My health problems began snowballing in 2010. I hadn’t had too many health problems prior. I knew that I was sensitive to gluten and had struggled with depression since I was a child. Other than those, I was medically “normal”- a word that would later come to haunt me. I also had really horrible menstrual cycles as a teenager and by horrible I mean extreme pain and puking. It turns out that most women with Lyme Disease have menstrual difficulties and their overall symptoms are much worse during their cycles. Lyme Disease is also strongly correlated with many autoimmune conditions, like Endometriosis, Celiac Disease, Rheumatoid Arthritis, etc. In the fall of 2010 I woke up one morning with a stiff neck. This stiff neck was different and it has never fully gone away in the past 5 years. I still have it as I write these words. That was the first weird symptom that I recognized, followed by hip pain and hypersensitive hearing that developed throughout the following year. I couldn’t tolerate watching movies at a normal volume and crazy things like water running from the faucet were unbearably loud and assaulting. I started wearing noise-cancelling headphones around the house to help block the noise of day to day life. I was referred to an ENT (ear, nose, throat) specialist for this problem where I was diagnosed with Hyperacusis (basically just a name for the aforementioned hypersensitive hearing) and told there is no cure or helpful treatment available. I think that was the first time I cried the whole way home from a doctors office. Soon came the onslaught of symptoms: fatigue, migraines, bone pain, difficulty exercising, abdominal pain, oversleeping, muscle weakness, other food allergies, migrating joint pain, teeth grinding, insomnia, etc. Until February of 2015, my only diagnoses were Hyperacusis, Celiac Disease, and a pretty major Vitamin B12 deficiency. You must understand that 5 years is a pretty long time to experience this myriad of weird and seemingly unrelated symptoms and to have every doctor tell you that your blood work is normal, your lab results are normal, your ultrasound is normal, your MRI is normal, your colonoscopy is normal (yes, I had a colonoscopy at age 25 and I was the youngest person in that clinic by probably 40 years…did I mention humble pie?). My personal favorite was You don’t look sick. Five years of this definitely makes you question the validity of your experience. I really did wonder if I was just crazy and imagining things.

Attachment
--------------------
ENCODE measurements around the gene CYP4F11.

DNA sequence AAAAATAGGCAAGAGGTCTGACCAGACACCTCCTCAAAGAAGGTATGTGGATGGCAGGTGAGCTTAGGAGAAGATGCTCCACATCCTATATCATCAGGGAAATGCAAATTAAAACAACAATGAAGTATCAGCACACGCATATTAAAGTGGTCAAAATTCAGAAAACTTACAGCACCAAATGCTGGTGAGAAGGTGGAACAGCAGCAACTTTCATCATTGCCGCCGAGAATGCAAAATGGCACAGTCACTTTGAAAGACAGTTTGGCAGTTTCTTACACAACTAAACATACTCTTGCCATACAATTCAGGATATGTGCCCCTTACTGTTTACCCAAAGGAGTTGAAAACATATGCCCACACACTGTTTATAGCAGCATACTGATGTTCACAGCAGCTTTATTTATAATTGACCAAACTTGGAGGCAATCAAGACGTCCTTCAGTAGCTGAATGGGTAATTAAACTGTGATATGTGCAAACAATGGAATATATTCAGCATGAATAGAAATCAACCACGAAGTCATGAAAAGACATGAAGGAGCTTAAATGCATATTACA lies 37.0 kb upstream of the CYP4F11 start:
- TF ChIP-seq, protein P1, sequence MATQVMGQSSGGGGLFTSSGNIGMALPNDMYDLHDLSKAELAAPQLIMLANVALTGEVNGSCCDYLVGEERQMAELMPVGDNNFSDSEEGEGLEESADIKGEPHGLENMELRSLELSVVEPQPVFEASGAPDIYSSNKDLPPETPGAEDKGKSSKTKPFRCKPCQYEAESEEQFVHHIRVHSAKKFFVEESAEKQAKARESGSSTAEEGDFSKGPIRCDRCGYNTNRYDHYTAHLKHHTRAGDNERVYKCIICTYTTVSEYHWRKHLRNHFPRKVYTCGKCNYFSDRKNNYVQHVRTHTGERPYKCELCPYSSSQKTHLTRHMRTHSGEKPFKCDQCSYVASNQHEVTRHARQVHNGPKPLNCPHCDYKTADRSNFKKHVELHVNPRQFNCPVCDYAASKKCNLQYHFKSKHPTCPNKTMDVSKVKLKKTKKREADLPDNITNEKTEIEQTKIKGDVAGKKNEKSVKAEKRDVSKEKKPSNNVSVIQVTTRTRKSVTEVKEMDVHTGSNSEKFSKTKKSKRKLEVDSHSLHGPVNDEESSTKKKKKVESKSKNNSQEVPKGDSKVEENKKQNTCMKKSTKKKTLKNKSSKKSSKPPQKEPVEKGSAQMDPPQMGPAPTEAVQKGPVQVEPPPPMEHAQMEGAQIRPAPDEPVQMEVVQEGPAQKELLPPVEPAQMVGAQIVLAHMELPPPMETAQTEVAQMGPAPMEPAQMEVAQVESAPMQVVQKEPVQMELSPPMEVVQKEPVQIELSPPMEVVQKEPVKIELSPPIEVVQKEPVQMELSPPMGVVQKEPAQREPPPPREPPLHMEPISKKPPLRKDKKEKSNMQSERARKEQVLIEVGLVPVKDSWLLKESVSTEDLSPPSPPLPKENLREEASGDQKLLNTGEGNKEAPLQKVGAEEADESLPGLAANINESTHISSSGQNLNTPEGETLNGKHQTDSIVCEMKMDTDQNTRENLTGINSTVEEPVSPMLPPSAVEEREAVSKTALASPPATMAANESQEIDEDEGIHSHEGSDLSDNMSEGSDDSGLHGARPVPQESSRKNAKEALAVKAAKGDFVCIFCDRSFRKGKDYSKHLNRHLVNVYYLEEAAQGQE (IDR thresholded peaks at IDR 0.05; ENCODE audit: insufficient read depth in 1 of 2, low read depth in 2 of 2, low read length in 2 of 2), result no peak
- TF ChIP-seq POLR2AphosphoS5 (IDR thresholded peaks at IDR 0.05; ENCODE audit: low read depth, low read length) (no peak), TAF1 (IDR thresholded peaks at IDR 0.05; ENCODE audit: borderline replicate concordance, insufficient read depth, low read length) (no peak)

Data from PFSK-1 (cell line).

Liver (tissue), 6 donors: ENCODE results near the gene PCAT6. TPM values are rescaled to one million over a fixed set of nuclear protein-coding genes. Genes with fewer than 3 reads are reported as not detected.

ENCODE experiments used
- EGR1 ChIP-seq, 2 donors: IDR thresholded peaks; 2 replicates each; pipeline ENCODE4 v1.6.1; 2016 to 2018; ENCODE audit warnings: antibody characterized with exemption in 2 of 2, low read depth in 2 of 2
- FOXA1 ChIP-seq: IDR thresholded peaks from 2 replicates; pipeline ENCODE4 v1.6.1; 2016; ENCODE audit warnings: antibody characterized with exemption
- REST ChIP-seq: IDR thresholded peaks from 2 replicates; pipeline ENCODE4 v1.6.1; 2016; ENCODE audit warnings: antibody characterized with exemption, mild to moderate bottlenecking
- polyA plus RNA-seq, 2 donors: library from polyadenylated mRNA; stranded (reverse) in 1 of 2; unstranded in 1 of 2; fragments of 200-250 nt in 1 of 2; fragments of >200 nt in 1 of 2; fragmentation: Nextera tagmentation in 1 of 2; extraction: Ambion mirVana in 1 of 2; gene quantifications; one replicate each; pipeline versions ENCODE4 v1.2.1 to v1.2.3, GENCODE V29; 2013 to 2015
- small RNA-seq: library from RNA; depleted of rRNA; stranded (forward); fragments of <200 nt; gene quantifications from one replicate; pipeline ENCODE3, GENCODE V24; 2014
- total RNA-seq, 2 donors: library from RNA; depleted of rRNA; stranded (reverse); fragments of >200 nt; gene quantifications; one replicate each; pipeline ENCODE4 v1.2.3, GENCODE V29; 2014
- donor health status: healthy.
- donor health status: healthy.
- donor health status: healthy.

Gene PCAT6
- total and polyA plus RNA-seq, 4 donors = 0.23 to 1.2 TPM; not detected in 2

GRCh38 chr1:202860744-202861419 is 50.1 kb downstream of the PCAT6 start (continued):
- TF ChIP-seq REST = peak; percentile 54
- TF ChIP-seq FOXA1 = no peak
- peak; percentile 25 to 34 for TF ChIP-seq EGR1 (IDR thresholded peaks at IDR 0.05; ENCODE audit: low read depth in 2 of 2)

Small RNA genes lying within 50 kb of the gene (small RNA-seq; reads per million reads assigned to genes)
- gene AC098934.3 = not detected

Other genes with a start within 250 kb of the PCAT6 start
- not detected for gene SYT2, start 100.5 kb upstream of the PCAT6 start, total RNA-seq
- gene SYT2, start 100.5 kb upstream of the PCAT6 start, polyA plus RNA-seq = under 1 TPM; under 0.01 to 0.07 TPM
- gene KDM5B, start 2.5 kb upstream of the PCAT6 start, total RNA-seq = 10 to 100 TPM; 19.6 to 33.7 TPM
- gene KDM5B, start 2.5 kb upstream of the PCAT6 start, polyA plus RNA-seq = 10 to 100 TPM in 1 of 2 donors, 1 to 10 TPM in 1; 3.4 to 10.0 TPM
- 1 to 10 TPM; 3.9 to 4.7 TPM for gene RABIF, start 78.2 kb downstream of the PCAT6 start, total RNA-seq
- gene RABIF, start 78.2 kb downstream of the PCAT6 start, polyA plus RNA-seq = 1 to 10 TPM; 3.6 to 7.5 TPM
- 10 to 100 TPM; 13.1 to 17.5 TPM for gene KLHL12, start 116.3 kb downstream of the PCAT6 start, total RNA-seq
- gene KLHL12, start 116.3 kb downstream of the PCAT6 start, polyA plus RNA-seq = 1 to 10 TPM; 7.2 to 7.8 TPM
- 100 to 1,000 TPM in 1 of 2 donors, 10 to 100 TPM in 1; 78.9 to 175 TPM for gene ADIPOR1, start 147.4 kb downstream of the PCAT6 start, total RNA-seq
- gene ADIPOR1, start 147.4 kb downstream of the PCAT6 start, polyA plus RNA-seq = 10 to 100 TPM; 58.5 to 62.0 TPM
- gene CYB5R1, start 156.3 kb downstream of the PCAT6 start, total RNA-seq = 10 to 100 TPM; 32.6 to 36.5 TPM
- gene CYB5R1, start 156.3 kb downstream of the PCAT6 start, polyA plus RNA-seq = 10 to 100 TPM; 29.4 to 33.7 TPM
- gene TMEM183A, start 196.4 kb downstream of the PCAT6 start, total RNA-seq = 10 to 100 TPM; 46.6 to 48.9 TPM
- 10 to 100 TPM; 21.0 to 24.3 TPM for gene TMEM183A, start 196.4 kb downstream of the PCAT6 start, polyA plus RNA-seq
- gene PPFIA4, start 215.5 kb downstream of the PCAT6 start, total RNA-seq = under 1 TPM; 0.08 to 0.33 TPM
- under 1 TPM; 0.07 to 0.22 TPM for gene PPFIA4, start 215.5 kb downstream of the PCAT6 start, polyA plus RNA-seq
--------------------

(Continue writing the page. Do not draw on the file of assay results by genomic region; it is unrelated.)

While doctor after doctor tried to convince me that nothing was wrong, my life continued to fall apart. I knew it wasn’t just in my head and that something was significantly wrong. I want to encourage others that are experiencing some of these experiences not to give up. Keep researching, asking questions, and to find a doctor who will listen. It is imperative to become your own advocate when you are chronically ill or it is likely that you will never get better. Rather, you will come home with labels for things that have no cure and no concrete root cause like Fibromyalgia, Chronic Fatigue Syndrome, Depression, Multiple Sclerosis, Rheumatoid Arthritis, Autoimmune Diseases, etc. These labels will cause you be medicated for life and meanwhile, your symptoms may not improve.
Through advocating for myself, I finally received my positive test results on February 5th, 2015. My first emotion was overwhelming relief and shock at actually having an answer. This moment of elation was quickly followed by the somber reality of what a long road it was going to be to recovery.
For the first time in 5 years, I finally felt like I had permission to feel so tired and sick.
It was very validating in a way, I finally had a concrete answer to give my friends and family. It’s kind of funny because I feel exactly as terrible as ever, but now I’m allowed to feel this way because there is a name for these tiny bacteria that have taken over my body. It is a completely overwhelming diagnosis to receive for many reasons. One of these reasons is that the treatment options are not always successful. Many people do not get well on antibiotic therapy. Many people do not get well on herbal therapy. Some people get well with a combination of both. Some people never seem to fully recover. It is very difficult to find a doctor who knows how to treat late-stage Lyme Disease. Many doctors think that 8-14 days of antibiotics totally cures Lyme Disease. In reality, this is only true if you have just been infected. Once many months or years have passed and the infection has spread throughout the body, recovery times are estimated to be at least 3-4 months for each year that you have been sick. For me, that means that it will probably take at least 15 months for me to fully recover but it is very likely that it will take even longer. I am currently on the waiting list for two different Lyme-Literate MD’s. These doctors are so overwhelmed by patients that the waiting lists are 6 months to a year long. I am doing a herbal program developed by Dr. Lee Cowden while I wait to be seen by one of these doctors. Since my diagnosis I am often asked if I’m starting to feel better? My answer is no, and to be completely honest, I usually feel like shit. I feel like I am dragging around ten pound weights on my arms when I do the dishes. I feel like I got hit by a train when I wake up or that I had way too many drinks last night, which I assure you is not on the menu. Taking a shower and checking the mail make for a pretty successful day. No, I am not feeling better yet. Unfortunately, I will need to endure the downhill journey of getting much worse before I start to get better. Let me explain, in order for me to heal/feel better I have to successfully kill millions of microscopic bacteria that are living in my tissues, my joints, my brain, and my organs. As these bacteria die off they release endotoxins much faster than the body can handle, which provokes sudden and exaggerated inflammatory responses. Inflammatory responses can include joint pain, bone pain, migraines, severe brain fog, and pretty much pain anywhere or everywhere.